By Zachary Phillips
American River College Student, 21
The minimum wage is not enough to live on; a known fact for those who have lived with sub-par wages. Yet, during this recession, a number highly qualified people have found themselves having to take jobs which simply do not pay enough to meet their needs. This can have the effect of leaving many people feeling broken-hearted, hopeless, and worthless. The job they once held has been eliminated, and, at the expense of their former position, employers are often announcing growing profits.
Yet, somewhere, in the dark recesses of society, there is hope. It is in the living wage, a wage which would provide the necessities and comforts of an acceptable standard of living. Whereas the minimum wage requires only that you be paid a mandated minimum, it is inadequate in most environments. By comparison, the living wage allows a person to have a modest life, albeit not an extravagant one, while lessening the load on government-funded programs providing assistance to the needy.
This reduction in assistance programs could allow the diversion of funding into other programs which might benefit the public in a much larger way. To allow a more adjusted view: the minimum wage is currently at $8.00 per hour, regardless of any dependents or other family members. The living wage for Sacramento as estimated by a living wage calculator put out by MIT is $18.81, more than twice that of the minimum wage.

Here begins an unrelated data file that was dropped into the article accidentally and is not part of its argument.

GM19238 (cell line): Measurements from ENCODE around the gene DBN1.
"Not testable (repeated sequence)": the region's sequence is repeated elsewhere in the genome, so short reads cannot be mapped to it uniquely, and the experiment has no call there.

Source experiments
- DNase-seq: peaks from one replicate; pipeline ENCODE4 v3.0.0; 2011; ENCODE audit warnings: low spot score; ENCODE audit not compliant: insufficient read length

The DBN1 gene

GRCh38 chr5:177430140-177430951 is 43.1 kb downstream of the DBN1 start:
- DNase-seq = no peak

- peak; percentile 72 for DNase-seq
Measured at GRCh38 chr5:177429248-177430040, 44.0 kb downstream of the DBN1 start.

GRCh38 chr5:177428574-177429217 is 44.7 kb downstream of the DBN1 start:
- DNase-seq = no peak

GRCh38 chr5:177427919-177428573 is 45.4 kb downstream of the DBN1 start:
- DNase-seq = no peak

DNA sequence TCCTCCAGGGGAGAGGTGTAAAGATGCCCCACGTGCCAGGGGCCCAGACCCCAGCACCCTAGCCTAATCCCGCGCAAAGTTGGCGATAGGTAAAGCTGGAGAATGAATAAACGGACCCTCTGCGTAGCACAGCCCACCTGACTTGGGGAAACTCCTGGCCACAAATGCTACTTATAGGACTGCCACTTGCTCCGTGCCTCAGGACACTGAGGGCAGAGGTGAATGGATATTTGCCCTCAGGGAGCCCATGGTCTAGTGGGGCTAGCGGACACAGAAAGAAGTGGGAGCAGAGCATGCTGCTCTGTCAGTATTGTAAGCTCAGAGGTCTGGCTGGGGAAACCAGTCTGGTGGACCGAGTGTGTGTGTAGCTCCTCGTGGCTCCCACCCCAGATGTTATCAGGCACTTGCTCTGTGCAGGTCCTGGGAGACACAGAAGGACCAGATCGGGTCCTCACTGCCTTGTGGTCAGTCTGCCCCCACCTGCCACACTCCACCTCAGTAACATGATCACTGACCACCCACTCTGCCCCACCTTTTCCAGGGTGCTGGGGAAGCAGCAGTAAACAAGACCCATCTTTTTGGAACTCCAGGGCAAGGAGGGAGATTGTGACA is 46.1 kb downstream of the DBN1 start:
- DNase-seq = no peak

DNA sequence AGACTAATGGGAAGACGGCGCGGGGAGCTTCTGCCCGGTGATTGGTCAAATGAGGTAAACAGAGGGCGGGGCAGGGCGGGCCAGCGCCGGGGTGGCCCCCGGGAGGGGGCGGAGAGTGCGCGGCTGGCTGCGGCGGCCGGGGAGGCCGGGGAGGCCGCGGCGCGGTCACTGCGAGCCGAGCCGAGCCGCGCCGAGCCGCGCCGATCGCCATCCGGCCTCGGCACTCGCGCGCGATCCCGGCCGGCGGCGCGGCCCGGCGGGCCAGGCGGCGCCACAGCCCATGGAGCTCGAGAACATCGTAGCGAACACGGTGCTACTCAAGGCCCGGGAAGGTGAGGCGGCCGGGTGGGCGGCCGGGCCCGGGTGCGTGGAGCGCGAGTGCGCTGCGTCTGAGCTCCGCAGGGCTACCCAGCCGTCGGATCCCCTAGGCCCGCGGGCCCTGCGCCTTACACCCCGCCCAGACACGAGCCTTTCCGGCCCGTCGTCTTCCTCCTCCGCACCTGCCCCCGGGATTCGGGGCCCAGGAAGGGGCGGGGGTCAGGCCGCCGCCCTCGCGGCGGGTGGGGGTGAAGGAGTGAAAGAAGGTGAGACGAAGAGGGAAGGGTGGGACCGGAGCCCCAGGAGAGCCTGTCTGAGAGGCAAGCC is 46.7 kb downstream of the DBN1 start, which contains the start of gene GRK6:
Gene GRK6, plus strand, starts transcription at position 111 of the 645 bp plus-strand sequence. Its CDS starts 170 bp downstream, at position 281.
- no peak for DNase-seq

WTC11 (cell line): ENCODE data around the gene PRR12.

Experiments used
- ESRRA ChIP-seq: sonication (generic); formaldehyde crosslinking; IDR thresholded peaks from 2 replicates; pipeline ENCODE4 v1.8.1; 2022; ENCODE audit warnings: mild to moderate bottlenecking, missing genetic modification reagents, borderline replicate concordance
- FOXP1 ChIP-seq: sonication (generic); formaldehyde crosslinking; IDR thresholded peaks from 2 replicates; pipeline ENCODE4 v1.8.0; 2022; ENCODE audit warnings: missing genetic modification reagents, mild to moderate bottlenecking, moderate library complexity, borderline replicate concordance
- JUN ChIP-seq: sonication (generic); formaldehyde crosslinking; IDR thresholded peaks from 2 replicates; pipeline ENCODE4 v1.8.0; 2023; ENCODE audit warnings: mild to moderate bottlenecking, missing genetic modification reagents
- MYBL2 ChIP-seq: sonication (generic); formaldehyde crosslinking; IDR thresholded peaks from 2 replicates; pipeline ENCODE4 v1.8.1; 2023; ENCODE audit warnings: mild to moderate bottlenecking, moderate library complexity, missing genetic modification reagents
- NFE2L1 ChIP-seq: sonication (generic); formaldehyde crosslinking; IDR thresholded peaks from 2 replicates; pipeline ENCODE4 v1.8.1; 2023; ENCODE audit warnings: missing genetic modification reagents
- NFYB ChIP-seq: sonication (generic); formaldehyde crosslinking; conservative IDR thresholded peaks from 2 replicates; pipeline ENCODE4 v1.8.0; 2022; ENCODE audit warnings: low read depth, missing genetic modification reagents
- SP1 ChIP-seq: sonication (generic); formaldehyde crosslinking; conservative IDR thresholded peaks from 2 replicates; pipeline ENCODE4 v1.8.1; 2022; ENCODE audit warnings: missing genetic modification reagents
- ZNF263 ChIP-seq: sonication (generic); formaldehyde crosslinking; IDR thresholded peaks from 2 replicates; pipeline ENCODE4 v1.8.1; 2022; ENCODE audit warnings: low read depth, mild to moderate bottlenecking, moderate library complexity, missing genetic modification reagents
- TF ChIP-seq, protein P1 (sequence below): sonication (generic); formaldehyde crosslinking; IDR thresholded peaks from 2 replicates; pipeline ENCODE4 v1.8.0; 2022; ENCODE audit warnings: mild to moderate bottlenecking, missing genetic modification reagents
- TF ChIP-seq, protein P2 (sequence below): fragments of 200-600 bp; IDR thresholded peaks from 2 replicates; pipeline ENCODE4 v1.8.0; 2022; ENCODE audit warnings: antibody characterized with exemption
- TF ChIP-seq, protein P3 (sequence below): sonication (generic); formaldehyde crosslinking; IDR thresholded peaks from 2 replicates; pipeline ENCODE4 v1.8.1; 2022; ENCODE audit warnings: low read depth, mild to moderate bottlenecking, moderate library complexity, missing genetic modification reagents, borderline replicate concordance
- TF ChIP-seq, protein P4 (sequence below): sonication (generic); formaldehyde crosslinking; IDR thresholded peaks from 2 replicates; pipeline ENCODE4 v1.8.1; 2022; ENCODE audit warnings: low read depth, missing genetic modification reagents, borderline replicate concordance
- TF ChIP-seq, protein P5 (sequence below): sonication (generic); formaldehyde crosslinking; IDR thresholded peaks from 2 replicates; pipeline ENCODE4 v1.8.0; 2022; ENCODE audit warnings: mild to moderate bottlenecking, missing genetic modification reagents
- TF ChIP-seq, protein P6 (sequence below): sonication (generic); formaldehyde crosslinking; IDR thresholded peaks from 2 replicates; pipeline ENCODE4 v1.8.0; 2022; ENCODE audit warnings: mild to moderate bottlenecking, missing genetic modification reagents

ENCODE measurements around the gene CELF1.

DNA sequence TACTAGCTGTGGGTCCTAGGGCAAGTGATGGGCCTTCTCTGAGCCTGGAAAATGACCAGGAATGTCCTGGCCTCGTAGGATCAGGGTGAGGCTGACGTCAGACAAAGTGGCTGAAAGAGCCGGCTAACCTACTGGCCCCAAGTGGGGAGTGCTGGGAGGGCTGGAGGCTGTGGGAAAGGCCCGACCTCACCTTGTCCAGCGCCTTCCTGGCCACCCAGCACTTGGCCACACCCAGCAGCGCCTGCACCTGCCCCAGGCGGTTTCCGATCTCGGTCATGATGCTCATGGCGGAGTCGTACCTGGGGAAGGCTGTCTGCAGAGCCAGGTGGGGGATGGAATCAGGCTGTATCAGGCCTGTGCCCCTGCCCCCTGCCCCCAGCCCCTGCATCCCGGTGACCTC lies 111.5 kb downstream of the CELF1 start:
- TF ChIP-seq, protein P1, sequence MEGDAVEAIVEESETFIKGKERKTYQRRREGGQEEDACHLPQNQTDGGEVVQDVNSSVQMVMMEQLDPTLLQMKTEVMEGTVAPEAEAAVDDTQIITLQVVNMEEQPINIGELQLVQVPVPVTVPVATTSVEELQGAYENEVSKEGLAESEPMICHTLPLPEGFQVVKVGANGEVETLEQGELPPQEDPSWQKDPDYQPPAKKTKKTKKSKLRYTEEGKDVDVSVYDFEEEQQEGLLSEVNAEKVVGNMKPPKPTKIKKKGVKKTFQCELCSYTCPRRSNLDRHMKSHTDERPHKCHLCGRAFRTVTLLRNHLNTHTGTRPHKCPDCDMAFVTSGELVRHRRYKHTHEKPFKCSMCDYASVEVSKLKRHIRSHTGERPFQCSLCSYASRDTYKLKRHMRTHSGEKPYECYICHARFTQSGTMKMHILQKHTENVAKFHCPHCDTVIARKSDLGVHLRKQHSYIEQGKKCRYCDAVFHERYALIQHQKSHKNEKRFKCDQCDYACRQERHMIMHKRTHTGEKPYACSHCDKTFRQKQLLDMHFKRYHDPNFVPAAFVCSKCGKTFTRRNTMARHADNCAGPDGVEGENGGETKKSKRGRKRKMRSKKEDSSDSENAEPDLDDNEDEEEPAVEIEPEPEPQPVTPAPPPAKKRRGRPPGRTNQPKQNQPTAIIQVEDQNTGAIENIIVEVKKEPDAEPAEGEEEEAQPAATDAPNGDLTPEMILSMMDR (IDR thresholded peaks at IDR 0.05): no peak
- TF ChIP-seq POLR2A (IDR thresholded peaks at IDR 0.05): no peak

Within the current economy it would be possible, and not unheard of, for both parents to be working at, or barely above, $8.00 per hour, assuming they both have jobs at all. All the while inflation continues to rise; in the last 31 years since 1980 inflation has increased by 260%, while the median household increased income has risen slightly over 1%. The lack of a dramatic increase in the income of median households with the stagnation of median wages has led to a significant loss of power for the average household. Simply put: more money came in, yes but at the same time it lost a lot of spending power.
A widespread implementation of a living wage would significantly ease the suffering of low income workers and their families by raising their wages enough to be able provide a means to an end without the incursion of significant debt. Realistically, it would only affect the impoverished workers who are underpaid, allowing them to become a more productive consumer due to their increased wages.
Without a living wage these workers feel trapped, for if they look for better work or try to obtain new skills it takes from their time that they would be working. That is a price they cannot afford, a loss in wages could mean a loss of food, or shelter. The number of people in these situations is too high to ignore and the situation takes more than a simple overview.